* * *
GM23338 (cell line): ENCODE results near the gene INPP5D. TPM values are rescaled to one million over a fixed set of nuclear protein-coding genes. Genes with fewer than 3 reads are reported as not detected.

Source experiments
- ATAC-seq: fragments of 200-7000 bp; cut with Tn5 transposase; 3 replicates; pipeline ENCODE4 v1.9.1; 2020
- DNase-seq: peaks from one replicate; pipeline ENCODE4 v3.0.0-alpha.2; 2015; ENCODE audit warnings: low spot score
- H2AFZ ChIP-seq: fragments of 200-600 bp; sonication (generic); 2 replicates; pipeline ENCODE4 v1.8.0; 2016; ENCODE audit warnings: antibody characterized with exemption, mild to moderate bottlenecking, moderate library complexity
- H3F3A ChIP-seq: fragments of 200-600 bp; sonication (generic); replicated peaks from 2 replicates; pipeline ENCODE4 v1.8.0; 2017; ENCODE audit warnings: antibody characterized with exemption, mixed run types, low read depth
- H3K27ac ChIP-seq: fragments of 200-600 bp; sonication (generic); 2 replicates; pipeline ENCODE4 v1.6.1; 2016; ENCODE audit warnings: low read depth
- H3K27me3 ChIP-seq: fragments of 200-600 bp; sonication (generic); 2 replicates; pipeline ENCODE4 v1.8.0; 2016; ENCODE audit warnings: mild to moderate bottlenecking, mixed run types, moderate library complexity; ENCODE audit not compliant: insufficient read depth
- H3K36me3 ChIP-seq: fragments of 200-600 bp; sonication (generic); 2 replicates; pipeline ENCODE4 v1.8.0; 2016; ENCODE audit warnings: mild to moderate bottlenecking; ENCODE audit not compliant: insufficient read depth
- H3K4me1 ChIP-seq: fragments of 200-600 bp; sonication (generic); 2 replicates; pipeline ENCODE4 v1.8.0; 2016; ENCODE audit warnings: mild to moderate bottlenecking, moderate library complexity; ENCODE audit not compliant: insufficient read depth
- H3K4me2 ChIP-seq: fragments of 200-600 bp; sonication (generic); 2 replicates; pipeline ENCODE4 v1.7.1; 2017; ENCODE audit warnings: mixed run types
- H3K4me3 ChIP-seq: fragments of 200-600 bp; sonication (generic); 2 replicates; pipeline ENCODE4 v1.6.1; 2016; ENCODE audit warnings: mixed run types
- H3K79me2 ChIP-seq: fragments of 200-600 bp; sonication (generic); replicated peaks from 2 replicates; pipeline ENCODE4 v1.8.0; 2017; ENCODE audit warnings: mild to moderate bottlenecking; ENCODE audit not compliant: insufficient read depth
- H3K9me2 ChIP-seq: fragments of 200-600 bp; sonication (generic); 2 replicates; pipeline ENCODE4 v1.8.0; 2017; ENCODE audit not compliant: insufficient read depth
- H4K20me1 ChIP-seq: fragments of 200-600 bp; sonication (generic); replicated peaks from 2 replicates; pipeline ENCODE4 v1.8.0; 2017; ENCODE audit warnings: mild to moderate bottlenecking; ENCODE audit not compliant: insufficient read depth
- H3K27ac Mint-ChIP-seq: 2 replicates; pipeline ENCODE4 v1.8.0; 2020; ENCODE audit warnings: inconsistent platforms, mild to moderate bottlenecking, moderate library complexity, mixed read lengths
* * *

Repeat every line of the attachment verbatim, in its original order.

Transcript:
GM23338 (cell line): ENCODE results near the gene INPP5D. TPM values are rescaled to one million over a fixed set of nuclear protein-coding genes. Genes with fewer than 3 reads are reported as not detected.

Source experiments
- ATAC-seq: fragments of 200-7000 bp; cut with Tn5 transposase; 3 replicates; pipeline ENCODE4 v1.9.1; 2020
- DNase-seq: peaks from one replicate; pipeline ENCODE4 v3.0.0-alpha.2; 2015; ENCODE audit warnings: low spot score
- H2AFZ ChIP-seq: fragments of 200-600 bp; sonication (generic); 2 replicates; pipeline ENCODE4 v1.8.0; 2016; ENCODE audit warnings: antibody characterized with exemption, mild to moderate bottlenecking, moderate library complexity
- H3F3A ChIP-seq: fragments of 200-600 bp; sonication (generic); replicated peaks from 2 replicates; pipeline ENCODE4 v1.8.0; 2017; ENCODE audit warnings: antibody characterized with exemption, mixed run types, low read depth
- H3K27ac ChIP-seq: fragments of 200-600 bp; sonication (generic); 2 replicates; pipeline ENCODE4 v1.6.1; 2016; ENCODE audit warnings: low read depth
- H3K27me3 ChIP-seq: fragments of 200-600 bp; sonication (generic); 2 replicates; pipeline ENCODE4 v1.8.0; 2016; ENCODE audit warnings: mild to moderate bottlenecking, mixed run types, moderate library complexity; ENCODE audit not compliant: insufficient read depth
- H3K36me3 ChIP-seq: fragments of 200-600 bp; sonication (generic); 2 replicates; pipeline ENCODE4 v1.8.0; 2016; ENCODE audit warnings: mild to moderate bottlenecking; ENCODE audit not compliant: insufficient read depth
- H3K4me1 ChIP-seq: fragments of 200-600 bp; sonication (generic); 2 replicates; pipeline ENCODE4 v1.8.0; 2016; ENCODE audit warnings: mild to moderate bottlenecking, moderate library complexity; ENCODE audit not compliant: insufficient read depth
- H3K4me2 ChIP-seq: fragments of 200-600 bp; sonication (generic); 2 replicates; pipeline ENCODE4 v1.7.1; 2017; ENCODE audit warnings: mixed run types
- H3K4me3 ChIP-seq: fragments of 200-600 bp; sonication (generic); 2 replicates; pipeline ENCODE4 v1.6.1; 2016; ENCODE audit warnings: mixed run types
- H3K79me2 ChIP-seq: fragments of 200-600 bp; sonication (generic); replicated peaks from 2 replicates; pipeline ENCODE4 v1.8.0; 2017; ENCODE audit warnings: mild to moderate bottlenecking; ENCODE audit not compliant: insufficient read depth
- H3K9me2 ChIP-seq: fragments of 200-600 bp; sonication (generic); 2 replicates; pipeline ENCODE4 v1.8.0; 2017; ENCODE audit not compliant: insufficient read depth
- H4K20me1 ChIP-seq: fragments of 200-600 bp; sonication (generic); replicated peaks from 2 replicates; pipeline ENCODE4 v1.8.0; 2017; ENCODE audit warnings: mild to moderate bottlenecking; ENCODE audit not compliant: insufficient read depth
- H3K27ac Mint-ChIP-seq: 2 replicates; pipeline ENCODE4 v1.8.0; 2020; ENCODE audit warnings: inconsistent platforms, mild to moderate bottlenecking, moderate library complexity, mixed read lengths